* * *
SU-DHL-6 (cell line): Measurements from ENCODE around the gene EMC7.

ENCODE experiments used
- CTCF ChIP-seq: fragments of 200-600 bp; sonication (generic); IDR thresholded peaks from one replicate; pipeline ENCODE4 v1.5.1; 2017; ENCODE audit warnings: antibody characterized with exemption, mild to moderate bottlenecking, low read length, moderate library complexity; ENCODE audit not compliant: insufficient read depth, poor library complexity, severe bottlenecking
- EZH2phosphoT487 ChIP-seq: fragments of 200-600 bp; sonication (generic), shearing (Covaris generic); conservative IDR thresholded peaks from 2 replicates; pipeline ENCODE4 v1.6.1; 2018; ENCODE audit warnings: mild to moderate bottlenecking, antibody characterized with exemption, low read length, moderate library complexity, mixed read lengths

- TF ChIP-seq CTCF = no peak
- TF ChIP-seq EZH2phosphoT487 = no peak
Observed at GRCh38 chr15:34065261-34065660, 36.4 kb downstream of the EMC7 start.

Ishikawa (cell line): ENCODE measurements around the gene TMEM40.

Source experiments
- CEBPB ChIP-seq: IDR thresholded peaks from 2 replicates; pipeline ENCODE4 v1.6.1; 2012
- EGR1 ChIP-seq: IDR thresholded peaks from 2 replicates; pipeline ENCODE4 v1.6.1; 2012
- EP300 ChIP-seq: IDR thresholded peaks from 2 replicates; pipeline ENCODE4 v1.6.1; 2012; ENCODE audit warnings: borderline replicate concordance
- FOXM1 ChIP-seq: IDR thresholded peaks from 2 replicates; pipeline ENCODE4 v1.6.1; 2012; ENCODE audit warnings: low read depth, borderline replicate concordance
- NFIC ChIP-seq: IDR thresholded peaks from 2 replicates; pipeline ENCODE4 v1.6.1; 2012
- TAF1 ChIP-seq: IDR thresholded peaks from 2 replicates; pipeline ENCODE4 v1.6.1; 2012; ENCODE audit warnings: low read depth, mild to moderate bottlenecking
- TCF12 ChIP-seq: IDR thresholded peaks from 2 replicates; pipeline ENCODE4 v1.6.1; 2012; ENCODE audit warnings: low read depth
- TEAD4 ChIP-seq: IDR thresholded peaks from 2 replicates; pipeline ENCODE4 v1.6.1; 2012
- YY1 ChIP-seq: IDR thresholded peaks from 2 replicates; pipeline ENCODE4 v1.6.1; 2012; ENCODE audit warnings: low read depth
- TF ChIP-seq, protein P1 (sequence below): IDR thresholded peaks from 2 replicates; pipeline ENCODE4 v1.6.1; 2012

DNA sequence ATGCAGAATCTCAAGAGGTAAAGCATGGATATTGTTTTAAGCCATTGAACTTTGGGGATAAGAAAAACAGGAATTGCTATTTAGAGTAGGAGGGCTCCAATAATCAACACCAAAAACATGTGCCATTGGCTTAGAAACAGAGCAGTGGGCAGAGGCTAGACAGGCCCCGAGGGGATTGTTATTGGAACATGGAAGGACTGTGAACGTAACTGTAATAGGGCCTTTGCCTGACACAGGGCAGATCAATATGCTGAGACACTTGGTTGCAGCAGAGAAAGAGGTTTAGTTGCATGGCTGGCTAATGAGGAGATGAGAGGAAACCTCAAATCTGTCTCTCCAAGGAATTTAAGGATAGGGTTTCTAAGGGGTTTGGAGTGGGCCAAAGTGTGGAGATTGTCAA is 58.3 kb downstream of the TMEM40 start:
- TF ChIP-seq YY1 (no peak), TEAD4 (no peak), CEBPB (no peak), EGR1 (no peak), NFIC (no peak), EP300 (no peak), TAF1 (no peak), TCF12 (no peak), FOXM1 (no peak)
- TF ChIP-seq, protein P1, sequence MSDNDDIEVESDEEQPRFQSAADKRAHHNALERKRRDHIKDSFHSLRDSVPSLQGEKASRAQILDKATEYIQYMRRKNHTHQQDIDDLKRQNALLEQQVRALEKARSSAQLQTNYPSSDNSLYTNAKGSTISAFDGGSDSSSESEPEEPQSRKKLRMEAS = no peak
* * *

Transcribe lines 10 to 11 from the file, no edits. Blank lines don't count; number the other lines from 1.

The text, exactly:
- CEBPB ChIP-seq: IDR thresholded peaks from 2 replicates; pipeline ENCODE4 v1.6.1; 2012
- EGR1 ChIP-seq: IDR thresholded peaks from 2 replicates; pipeline ENCODE4 v1.6.1; 2012